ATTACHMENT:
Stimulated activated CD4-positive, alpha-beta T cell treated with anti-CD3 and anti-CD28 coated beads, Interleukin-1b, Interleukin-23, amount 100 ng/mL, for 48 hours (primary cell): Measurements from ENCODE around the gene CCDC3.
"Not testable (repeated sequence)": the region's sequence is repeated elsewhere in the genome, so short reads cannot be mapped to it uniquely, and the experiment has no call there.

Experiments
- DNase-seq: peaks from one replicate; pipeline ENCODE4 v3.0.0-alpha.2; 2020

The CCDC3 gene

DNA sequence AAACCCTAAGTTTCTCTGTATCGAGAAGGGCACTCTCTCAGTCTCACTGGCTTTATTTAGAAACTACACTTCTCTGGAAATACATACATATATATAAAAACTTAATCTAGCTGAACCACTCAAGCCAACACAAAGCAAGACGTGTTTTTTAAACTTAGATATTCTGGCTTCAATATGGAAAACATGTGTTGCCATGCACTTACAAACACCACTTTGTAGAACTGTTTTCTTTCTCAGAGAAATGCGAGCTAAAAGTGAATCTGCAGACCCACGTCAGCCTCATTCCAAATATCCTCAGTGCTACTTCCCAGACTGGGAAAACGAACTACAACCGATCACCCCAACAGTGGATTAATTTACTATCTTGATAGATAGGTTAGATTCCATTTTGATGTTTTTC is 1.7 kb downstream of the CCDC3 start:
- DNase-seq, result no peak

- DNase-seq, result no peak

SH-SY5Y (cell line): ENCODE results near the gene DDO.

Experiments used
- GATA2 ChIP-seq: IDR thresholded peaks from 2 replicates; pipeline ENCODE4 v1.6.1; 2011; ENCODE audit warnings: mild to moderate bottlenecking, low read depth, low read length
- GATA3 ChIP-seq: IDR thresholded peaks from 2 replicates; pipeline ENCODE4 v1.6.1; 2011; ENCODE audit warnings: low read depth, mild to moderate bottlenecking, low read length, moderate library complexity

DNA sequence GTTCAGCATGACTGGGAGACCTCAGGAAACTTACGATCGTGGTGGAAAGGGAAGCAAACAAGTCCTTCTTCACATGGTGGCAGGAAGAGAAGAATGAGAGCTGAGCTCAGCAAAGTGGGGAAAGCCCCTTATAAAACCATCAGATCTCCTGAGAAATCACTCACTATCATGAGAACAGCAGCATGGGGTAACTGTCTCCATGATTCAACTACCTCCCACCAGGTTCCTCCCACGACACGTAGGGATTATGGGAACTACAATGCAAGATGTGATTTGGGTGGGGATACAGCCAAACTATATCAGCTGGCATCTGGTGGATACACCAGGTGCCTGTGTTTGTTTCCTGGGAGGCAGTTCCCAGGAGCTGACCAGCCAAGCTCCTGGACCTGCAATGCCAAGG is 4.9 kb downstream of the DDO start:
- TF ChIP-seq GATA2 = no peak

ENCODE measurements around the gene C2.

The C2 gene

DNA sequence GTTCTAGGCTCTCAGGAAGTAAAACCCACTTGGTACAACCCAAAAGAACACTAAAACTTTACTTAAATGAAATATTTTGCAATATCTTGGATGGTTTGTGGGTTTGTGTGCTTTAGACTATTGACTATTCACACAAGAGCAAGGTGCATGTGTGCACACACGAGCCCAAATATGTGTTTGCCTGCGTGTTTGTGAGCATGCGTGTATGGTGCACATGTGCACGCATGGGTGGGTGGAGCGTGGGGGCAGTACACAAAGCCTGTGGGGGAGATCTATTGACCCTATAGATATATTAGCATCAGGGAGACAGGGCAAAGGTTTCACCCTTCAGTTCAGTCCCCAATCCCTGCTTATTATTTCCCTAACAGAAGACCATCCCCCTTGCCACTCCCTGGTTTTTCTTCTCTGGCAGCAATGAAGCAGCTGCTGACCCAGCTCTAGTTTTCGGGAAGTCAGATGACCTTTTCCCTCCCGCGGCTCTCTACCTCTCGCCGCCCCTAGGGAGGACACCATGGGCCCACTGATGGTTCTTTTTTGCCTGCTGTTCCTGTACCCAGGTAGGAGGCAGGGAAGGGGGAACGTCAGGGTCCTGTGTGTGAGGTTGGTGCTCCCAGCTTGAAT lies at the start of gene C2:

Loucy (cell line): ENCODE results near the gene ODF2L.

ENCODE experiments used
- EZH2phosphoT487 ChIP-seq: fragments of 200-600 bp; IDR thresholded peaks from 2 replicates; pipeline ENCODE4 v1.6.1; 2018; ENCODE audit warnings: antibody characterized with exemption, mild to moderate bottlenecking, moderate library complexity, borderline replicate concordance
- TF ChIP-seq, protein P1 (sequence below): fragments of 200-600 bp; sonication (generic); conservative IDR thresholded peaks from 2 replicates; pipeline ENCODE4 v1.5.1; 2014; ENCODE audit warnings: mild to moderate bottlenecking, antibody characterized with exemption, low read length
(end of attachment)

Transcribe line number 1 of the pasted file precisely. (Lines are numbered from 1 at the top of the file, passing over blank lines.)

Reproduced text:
Stimulated activated CD4-positive, alpha-beta T cell treated with anti-CD3 and anti-CD28 coated beads, Interleukin-1b, Interleukin-23, amount 100 ng/mL, for 48 hours (primary cell): Measurements from ENCODE around the gene CCDC3.